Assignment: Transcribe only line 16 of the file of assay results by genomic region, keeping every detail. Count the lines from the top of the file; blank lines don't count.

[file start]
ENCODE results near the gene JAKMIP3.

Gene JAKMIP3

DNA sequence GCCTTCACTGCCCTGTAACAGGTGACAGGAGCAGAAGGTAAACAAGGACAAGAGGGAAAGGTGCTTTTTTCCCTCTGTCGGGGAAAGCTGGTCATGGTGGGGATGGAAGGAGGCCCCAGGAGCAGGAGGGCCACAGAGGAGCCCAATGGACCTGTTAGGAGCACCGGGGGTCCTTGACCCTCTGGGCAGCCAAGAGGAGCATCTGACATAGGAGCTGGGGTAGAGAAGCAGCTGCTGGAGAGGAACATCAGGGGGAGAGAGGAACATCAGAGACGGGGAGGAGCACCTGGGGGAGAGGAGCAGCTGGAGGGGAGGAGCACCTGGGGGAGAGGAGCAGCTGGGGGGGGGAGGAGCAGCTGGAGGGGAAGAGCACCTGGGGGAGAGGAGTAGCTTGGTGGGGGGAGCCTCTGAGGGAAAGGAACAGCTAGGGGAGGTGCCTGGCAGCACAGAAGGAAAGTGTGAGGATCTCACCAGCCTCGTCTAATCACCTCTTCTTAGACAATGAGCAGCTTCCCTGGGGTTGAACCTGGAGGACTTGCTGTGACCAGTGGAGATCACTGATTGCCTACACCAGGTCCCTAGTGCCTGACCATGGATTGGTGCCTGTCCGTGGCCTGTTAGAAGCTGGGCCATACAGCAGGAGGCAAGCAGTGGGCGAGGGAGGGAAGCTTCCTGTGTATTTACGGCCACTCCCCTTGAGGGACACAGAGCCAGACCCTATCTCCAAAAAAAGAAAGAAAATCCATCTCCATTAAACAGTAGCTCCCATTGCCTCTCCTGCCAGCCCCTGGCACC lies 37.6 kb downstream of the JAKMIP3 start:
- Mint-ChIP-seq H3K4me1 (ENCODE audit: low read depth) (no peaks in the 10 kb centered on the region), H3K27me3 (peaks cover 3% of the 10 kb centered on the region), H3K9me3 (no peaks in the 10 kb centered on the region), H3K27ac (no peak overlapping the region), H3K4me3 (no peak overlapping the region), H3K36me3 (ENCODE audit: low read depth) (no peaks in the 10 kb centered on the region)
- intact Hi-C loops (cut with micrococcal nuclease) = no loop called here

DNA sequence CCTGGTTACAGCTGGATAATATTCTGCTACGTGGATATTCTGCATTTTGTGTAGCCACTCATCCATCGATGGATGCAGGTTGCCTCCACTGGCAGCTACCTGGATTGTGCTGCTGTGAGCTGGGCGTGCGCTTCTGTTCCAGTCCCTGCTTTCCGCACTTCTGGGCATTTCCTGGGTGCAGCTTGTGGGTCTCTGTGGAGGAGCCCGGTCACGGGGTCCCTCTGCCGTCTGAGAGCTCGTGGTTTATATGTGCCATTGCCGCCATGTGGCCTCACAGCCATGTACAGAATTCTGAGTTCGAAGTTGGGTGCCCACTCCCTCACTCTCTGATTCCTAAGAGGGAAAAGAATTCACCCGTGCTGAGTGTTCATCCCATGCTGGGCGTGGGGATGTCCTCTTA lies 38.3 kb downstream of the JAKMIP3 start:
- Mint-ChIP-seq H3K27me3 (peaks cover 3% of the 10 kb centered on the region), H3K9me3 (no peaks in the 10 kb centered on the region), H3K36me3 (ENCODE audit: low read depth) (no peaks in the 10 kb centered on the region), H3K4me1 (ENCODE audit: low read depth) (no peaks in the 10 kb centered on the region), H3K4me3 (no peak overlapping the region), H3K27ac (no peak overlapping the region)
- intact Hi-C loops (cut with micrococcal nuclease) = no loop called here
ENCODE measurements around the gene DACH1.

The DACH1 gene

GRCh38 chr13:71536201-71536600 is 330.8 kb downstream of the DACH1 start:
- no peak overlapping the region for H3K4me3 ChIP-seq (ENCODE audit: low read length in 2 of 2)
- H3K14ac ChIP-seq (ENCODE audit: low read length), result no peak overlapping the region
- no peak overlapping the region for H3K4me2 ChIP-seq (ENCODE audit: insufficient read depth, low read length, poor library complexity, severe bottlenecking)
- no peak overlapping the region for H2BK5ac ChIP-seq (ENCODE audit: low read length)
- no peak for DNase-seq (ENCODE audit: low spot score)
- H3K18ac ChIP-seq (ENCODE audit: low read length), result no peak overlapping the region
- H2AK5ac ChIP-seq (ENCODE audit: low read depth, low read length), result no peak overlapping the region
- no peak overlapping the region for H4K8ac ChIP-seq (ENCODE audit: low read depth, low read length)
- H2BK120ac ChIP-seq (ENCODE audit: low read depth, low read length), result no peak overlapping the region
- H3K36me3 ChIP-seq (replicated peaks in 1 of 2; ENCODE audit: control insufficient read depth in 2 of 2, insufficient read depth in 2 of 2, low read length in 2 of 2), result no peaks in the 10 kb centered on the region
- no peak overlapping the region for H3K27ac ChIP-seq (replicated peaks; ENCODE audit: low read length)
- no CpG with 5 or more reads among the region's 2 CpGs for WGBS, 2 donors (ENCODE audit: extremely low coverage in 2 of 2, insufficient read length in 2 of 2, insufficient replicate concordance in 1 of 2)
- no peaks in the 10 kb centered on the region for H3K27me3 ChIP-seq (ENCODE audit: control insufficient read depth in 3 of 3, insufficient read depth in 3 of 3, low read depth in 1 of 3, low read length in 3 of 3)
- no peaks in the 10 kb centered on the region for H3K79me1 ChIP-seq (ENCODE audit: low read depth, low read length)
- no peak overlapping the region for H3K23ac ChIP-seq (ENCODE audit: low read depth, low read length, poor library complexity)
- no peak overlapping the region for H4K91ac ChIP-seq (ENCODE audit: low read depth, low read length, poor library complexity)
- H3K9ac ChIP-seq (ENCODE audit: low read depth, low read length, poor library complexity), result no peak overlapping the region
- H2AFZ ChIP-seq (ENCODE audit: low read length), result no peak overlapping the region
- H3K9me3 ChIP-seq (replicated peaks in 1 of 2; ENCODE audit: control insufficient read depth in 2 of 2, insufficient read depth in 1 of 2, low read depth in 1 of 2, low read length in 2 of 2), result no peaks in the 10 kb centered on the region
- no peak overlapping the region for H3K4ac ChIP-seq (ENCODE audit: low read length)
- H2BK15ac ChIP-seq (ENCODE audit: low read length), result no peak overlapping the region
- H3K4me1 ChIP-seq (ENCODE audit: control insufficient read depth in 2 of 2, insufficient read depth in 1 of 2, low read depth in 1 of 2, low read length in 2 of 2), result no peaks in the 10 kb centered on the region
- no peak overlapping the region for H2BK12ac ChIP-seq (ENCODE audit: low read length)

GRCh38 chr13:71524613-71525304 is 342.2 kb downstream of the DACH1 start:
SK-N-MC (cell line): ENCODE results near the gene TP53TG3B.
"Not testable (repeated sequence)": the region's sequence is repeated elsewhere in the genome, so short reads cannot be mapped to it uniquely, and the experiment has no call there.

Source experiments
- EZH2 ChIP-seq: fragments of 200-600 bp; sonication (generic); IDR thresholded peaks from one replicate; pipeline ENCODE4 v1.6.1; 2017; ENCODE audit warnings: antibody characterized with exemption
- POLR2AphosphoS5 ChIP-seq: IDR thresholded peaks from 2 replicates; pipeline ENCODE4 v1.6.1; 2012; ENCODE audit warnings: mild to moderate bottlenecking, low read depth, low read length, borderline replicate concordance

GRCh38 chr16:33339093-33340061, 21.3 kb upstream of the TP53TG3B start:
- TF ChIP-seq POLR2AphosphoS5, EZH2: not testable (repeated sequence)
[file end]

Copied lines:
- no peak for DNase-seq (ENCODE audit: low spot score)